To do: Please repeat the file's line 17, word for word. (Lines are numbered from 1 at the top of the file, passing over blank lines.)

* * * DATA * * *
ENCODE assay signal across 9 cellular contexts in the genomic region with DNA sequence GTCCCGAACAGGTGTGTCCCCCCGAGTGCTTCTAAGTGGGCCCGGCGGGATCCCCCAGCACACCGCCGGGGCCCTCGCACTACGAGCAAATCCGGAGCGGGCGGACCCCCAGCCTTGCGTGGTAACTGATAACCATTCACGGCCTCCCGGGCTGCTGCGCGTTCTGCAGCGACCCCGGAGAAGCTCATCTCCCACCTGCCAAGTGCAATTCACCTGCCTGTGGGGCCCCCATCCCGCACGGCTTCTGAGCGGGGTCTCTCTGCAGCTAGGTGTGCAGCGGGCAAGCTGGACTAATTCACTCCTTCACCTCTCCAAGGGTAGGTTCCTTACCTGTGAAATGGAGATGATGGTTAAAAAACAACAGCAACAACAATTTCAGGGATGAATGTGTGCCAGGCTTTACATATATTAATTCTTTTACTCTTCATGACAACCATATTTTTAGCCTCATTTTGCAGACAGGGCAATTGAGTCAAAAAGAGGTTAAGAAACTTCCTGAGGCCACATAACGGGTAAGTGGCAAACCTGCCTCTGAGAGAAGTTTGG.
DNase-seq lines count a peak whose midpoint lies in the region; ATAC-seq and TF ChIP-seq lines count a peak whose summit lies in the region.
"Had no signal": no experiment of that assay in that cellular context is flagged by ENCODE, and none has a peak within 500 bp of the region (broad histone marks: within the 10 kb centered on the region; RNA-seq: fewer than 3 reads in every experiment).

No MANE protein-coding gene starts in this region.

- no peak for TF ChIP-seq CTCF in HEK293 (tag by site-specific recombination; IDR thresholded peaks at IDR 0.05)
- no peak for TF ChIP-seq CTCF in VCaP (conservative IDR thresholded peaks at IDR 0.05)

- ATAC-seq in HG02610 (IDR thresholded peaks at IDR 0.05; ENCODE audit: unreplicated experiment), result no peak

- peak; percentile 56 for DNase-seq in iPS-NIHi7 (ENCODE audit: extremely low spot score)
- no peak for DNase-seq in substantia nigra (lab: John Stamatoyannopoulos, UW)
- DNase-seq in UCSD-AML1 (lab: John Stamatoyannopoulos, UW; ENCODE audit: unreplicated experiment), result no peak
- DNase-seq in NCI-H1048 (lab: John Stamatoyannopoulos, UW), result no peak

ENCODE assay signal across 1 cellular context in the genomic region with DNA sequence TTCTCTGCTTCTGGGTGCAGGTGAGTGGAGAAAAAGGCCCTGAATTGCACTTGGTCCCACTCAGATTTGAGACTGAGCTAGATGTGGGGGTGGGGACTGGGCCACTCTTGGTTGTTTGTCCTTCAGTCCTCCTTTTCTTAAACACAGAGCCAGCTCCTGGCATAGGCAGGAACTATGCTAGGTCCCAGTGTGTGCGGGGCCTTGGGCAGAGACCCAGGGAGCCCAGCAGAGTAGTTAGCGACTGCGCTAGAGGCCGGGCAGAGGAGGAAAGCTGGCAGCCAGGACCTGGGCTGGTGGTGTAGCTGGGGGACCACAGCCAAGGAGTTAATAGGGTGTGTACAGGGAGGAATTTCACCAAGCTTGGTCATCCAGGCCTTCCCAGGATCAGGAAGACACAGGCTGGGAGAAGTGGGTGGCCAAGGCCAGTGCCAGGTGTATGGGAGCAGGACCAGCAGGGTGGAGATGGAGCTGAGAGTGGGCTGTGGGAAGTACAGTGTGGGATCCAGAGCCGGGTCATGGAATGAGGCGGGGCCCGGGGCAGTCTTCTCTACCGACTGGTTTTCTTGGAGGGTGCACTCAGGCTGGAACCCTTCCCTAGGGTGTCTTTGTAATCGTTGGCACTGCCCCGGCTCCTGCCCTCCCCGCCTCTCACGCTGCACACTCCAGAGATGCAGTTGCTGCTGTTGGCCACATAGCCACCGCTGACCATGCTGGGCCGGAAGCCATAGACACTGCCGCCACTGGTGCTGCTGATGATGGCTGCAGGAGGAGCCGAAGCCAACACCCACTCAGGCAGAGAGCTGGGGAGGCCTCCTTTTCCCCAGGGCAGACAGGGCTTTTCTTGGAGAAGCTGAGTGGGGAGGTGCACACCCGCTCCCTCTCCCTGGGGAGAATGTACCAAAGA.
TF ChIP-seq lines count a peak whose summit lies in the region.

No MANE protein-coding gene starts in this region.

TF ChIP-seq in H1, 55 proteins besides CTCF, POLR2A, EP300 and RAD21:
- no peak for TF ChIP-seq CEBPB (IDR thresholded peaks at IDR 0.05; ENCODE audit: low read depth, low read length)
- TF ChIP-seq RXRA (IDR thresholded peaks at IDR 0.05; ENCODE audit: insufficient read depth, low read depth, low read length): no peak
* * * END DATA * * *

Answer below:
- TF ChIP-seq RXRA (IDR thresholded peaks at IDR 0.05; ENCODE audit: insufficient read depth, low read depth, low read length): no peak